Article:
grandson


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grand·son

 (grănd′sŭn′, grăn′-)
n.
A son of one's child.

grandson

(ˈɡrænsʌn; ˈɡrænd-)
n
a son of one's son or daughter

grand•son

(ˈgrænˌsʌn, ˈgrænd-)

n.
a son of one's son or daughter.
ThesaurusAntonymsRelated WordsSynonymsLegend:
Noun1.grandson - a male grandchildgrandson - a male grandchild      
grandchild - a child of your son or daughter
Translations
vnuk
barnebarn
tyttärenpoikalapsenlapsipojanpoika
unuk
孫息子
손자
nepos
vnuk
vnuk
dottersonsonson
หลานชาย
cháu trai

grandson

[ˈgrænsʌn] Nnieto m

grandson

[ˈgrændsʌn] npetit-fils m

grandson

[ˈgrænˌsʌn] nnipote m, nipotino (di nonno)

grandson

حَفِيد vnuk barnebarn Enkelsohn εγγονός nieto tyttärenpoika petit-fils unuk nipote 孫息子 손자 kleinzoon sønnesønn wnuczek neto внук dotterson หลานชาย erkek torun cháu trai 孙子

grandson

n nieto
References in classic literature ?
The old man sat himself down in a chair, and with folded hands, looked sometimes at his grandson and sometimes at his strange companion, as if he were utterly powerless and had no resource but to leave them to do as they pleased.
But eloquent as he might be, the eloquence of the grandson of Henry IV.
He was the grandson of a former Matthew Maule, one of the early settlers of the town, and who had been a famous and terrible wizard in his day.
The lad insisted on being always at her side, and when at last she was safely ensconced in the bottom of the craft that was to bear them shoreward her grandson dropped catlike after her.
They were once sitting thus when the little grandson of four years old began to gather together some bits of wood upon the ground.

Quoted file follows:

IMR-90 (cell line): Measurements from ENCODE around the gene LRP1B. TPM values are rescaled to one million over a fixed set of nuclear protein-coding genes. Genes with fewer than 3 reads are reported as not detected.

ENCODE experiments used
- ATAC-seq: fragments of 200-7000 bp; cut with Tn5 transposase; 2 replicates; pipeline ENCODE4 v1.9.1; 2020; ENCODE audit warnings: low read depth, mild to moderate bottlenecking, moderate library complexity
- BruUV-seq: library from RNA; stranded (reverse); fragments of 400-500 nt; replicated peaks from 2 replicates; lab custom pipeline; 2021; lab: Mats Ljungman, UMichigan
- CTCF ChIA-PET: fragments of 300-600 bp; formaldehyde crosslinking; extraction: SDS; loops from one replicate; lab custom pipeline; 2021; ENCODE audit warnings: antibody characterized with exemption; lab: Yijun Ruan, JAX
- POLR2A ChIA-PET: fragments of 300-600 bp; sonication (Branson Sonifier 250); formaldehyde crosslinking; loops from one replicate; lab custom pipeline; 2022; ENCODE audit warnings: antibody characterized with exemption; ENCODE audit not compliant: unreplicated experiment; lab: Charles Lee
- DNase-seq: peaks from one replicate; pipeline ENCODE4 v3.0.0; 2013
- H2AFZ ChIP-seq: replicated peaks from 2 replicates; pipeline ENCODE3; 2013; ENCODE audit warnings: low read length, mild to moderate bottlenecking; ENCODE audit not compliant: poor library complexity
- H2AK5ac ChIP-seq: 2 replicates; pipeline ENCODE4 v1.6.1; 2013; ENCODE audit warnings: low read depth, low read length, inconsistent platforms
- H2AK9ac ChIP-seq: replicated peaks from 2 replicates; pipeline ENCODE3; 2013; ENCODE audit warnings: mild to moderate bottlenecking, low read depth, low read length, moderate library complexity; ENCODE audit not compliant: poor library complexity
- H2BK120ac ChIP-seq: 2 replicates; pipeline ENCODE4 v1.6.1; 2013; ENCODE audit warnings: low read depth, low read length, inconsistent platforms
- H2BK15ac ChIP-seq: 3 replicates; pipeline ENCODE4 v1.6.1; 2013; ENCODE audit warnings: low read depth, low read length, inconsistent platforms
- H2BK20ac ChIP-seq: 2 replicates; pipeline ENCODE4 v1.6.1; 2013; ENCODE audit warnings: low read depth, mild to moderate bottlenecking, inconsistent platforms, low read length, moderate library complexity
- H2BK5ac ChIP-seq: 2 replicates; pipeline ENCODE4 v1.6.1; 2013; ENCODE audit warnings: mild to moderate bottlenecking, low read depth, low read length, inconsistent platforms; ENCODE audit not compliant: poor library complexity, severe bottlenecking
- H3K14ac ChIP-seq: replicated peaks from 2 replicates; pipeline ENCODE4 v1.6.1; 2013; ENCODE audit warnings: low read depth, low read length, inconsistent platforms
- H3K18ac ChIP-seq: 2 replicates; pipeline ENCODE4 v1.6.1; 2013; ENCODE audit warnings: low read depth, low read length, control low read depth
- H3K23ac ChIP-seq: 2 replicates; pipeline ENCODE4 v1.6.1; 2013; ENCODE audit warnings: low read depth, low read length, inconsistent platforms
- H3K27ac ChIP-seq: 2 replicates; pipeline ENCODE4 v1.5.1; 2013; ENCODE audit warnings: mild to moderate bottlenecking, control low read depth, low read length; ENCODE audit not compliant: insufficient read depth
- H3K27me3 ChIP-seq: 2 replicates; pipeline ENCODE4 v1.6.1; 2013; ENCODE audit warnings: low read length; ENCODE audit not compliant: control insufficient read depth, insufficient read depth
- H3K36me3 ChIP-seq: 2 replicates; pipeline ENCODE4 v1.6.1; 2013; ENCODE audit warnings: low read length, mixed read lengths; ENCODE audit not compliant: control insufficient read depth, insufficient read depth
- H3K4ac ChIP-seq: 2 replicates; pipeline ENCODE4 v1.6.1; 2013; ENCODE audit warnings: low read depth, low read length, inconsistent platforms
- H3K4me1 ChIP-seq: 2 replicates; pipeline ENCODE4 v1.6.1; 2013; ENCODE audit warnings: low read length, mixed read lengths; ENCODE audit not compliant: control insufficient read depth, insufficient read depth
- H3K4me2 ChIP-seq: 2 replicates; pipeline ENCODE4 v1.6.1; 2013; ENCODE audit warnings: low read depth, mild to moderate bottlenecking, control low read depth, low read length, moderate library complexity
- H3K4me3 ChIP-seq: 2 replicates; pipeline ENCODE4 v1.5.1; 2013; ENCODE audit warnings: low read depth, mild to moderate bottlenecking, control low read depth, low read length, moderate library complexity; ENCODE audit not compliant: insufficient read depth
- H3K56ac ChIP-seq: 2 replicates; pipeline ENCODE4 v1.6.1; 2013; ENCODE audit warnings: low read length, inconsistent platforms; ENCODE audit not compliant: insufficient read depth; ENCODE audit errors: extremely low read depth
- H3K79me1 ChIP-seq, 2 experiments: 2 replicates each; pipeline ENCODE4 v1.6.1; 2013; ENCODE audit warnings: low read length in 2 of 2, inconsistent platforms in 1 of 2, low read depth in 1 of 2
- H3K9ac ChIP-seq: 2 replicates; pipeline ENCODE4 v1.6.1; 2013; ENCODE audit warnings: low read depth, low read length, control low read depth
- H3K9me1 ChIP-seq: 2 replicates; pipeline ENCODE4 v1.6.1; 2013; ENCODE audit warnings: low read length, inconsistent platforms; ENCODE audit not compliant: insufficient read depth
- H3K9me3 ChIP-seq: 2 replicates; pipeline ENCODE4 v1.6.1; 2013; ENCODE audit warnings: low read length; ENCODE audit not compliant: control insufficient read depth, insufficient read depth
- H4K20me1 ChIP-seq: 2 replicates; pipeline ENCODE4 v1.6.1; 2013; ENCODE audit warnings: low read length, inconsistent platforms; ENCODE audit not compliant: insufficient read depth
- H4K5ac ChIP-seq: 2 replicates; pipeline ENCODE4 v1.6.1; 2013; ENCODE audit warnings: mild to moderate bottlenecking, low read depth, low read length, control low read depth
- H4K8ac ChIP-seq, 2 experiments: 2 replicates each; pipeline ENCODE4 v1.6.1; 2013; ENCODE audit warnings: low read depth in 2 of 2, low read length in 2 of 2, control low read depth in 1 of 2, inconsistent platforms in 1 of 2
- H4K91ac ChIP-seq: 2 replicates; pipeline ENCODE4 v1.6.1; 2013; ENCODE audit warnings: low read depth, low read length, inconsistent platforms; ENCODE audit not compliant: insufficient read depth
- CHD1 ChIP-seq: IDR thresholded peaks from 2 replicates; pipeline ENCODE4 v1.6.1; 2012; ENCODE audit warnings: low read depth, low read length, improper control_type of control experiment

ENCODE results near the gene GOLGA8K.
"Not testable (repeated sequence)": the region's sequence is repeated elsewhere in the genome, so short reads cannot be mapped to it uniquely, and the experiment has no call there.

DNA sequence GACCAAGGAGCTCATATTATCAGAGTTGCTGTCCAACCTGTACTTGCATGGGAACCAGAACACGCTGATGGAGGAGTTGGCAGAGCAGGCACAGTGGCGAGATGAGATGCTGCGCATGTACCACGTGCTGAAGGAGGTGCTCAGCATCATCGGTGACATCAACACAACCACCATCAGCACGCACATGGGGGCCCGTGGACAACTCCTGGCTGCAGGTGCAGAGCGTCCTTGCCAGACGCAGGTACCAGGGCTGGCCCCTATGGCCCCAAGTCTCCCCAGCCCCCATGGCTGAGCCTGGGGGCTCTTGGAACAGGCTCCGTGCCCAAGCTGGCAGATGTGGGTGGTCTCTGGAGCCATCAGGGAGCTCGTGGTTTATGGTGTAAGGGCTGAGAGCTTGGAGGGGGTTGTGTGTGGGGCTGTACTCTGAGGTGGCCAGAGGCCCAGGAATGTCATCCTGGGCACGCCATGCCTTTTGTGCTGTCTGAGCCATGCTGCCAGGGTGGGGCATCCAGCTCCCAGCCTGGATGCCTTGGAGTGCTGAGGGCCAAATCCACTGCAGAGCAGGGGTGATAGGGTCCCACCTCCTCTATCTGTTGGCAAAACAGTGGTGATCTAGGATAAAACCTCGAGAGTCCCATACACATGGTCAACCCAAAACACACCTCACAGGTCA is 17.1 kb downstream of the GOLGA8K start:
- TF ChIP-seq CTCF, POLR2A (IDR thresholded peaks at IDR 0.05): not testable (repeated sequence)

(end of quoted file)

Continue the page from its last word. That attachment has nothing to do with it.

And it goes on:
Rouncewell's grandson, who, being out of his apprenticeship, and home from a journey in far countries, whither he was sent to enlarge his knowledge and complete his preparations for the venture of this life, stands leaning against the chimney- piece this very day in Mrs.
This grandee was the grandson of an American of considerable note in his day, and not wholly forgotten yet--a man who came so near being a great man that he was quite generally accounted one while he lived.
I hope he treated his grandson better than he did the jarvies.
This man's grandfather, also named Edgar--they keep the tradition of the family Christian name--quarrelled with his family and went to live abroad, not keeping up any intercourse, good or bad, with his relatives, although this particular Edgar, as I told you, did visit his family estate, yet his son was born and lived and died abroad, while his grandson, the latest inheritor, was also born and lived abroad till he was over thirty--his present age.
As to enlisting in the ranks, and working my way up, the social institutions of my country obliged the grandson of Lady Malkinshaw to begin military life as an officer and gentleman, or not to begin it at all.
This is a history of Scotland, and it was written for his grandson John Hugh Lockhard, or Hugh Littlejohn as he is called in The Tales.
His name is Owen Ford, and he's a newspaper man, and it seems he's a grandson of the schoolmaster who built this house.